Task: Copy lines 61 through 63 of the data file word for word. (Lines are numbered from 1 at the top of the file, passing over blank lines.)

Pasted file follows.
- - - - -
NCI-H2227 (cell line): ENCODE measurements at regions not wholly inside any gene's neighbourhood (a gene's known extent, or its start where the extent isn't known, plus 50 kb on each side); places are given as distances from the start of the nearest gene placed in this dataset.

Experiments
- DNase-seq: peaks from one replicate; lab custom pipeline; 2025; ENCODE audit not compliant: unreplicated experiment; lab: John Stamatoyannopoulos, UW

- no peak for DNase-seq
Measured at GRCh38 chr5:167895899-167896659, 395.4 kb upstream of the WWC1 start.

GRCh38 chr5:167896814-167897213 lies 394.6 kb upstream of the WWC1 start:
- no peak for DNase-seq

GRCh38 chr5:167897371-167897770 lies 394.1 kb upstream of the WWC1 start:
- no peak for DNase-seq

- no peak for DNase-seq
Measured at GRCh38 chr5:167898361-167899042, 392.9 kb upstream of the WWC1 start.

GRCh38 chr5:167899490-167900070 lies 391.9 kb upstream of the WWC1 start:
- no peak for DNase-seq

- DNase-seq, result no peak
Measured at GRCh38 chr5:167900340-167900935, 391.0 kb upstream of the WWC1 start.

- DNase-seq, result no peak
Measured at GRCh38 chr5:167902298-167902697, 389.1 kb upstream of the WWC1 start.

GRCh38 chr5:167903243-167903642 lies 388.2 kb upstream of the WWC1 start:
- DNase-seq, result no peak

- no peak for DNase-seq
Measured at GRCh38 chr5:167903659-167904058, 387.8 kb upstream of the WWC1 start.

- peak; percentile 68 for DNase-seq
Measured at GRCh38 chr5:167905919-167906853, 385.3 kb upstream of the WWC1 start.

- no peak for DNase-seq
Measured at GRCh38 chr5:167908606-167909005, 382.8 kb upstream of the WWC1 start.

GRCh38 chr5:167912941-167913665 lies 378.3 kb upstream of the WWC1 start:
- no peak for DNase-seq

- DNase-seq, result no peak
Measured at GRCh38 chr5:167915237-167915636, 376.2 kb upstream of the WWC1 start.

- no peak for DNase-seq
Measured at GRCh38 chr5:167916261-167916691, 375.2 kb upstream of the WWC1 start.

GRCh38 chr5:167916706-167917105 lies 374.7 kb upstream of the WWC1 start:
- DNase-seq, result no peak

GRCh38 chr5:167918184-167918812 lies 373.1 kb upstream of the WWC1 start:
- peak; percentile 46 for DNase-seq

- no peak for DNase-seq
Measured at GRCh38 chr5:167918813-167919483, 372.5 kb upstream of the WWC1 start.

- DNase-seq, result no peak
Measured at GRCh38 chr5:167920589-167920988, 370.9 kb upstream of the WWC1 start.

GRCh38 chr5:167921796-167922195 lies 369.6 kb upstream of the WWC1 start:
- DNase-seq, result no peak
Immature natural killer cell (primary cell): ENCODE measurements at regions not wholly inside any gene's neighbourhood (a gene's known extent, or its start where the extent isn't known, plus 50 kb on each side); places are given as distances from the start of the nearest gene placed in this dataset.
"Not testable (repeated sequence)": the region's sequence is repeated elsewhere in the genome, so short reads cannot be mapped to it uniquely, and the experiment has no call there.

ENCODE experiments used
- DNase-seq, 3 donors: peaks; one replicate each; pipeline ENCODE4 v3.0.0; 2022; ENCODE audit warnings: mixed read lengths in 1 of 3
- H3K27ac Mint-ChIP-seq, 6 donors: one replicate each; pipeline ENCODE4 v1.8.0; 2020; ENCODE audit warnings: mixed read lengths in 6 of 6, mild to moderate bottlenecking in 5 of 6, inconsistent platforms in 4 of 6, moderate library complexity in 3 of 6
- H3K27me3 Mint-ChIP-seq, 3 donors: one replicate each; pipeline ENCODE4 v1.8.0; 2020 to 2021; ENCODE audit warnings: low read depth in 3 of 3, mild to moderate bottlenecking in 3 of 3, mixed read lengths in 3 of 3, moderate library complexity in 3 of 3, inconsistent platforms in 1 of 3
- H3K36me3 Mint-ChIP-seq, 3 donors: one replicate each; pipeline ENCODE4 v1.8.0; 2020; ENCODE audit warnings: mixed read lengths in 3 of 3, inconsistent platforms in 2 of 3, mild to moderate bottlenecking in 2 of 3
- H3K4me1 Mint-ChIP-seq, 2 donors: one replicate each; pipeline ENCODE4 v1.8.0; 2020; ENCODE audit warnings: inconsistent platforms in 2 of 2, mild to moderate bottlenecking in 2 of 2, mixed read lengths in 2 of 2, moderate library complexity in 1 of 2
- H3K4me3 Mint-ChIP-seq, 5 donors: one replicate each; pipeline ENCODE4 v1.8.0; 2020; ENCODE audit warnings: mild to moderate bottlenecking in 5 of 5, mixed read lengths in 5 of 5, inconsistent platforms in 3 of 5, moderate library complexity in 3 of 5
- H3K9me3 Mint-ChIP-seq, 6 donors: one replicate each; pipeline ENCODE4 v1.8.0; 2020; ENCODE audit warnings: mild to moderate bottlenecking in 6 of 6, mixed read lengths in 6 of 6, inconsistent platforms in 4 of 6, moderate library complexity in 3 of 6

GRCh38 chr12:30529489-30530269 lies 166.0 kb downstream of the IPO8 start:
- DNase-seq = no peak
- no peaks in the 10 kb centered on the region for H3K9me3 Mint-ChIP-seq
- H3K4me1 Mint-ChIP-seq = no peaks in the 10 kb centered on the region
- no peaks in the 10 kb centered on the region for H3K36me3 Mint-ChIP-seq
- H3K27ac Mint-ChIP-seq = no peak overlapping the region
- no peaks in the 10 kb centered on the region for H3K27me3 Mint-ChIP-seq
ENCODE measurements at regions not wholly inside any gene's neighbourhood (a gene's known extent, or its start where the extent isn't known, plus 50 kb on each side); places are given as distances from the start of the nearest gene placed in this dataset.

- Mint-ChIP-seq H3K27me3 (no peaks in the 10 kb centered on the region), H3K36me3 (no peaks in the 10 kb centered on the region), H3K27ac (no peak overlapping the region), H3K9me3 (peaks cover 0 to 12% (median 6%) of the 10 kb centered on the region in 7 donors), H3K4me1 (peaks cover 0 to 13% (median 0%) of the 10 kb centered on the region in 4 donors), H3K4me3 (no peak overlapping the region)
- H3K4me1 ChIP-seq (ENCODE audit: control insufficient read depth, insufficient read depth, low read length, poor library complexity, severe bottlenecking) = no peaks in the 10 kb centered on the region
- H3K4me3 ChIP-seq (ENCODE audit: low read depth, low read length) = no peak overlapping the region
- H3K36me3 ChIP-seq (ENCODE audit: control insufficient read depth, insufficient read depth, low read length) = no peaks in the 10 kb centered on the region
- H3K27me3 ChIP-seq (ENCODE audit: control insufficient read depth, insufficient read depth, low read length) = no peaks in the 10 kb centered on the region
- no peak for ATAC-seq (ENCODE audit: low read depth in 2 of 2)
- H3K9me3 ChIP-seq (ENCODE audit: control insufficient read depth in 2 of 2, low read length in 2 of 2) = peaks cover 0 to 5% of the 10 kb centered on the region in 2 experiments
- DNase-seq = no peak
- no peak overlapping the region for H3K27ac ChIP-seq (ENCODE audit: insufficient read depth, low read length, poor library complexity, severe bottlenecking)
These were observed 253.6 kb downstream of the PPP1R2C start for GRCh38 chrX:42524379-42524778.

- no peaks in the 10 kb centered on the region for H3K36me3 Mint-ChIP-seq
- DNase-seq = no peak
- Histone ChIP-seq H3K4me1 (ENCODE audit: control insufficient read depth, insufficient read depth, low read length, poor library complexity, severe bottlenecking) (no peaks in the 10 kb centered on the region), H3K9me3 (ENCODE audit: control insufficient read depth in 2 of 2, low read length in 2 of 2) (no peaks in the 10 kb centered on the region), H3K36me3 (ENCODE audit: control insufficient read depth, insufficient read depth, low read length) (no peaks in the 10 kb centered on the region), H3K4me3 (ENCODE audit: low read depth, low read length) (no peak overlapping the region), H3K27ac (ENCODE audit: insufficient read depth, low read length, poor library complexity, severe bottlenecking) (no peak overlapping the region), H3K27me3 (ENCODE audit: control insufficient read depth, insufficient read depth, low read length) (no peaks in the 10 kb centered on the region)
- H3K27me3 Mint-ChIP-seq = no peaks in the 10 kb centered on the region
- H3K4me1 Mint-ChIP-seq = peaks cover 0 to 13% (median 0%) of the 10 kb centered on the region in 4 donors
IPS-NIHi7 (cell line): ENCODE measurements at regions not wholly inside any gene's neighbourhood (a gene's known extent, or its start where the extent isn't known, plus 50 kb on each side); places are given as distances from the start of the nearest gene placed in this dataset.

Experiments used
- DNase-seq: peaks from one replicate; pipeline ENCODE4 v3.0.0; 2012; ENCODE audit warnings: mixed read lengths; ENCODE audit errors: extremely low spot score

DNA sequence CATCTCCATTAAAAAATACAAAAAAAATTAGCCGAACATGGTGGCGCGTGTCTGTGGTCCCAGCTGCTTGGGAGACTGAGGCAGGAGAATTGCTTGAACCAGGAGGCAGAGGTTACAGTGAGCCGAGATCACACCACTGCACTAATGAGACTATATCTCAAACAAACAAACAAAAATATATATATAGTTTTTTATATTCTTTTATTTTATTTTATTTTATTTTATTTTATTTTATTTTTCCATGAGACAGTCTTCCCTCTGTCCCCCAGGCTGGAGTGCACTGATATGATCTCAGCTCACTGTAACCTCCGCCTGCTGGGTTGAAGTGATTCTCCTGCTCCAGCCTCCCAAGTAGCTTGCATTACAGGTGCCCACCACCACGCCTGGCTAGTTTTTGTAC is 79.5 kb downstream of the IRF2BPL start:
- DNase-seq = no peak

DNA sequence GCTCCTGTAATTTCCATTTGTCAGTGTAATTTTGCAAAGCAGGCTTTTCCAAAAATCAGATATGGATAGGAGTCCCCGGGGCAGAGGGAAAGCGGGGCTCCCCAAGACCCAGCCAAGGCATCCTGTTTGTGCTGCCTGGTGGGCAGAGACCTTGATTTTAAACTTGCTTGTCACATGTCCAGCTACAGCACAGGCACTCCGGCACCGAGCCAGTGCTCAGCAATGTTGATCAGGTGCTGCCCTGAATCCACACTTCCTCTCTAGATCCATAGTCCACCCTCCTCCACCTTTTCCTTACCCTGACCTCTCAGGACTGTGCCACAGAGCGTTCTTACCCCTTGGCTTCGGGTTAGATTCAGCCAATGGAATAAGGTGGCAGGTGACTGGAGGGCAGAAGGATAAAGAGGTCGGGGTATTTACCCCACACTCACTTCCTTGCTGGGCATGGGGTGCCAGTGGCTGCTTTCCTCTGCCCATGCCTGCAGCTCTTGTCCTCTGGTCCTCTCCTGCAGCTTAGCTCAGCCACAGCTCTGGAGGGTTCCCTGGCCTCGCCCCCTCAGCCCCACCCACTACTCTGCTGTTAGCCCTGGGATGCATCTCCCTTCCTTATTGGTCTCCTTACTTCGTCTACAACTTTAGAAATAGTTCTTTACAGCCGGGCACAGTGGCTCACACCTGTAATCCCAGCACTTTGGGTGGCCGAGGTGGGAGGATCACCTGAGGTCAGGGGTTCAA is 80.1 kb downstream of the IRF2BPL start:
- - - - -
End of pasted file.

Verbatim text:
- H3K4me1 ChIP-seq (ENCODE audit: control insufficient read depth, insufficient read depth, low read length, poor library complexity, severe bottlenecking) = no peaks in the 10 kb centered on the region
- H3K4me3 ChIP-seq (ENCODE audit: low read depth, low read length) = no peak overlapping the region
- H3K36me3 ChIP-seq (ENCODE audit: control insufficient read depth, insufficient read depth, low read length) = no peaks in the 10 kb centered on the region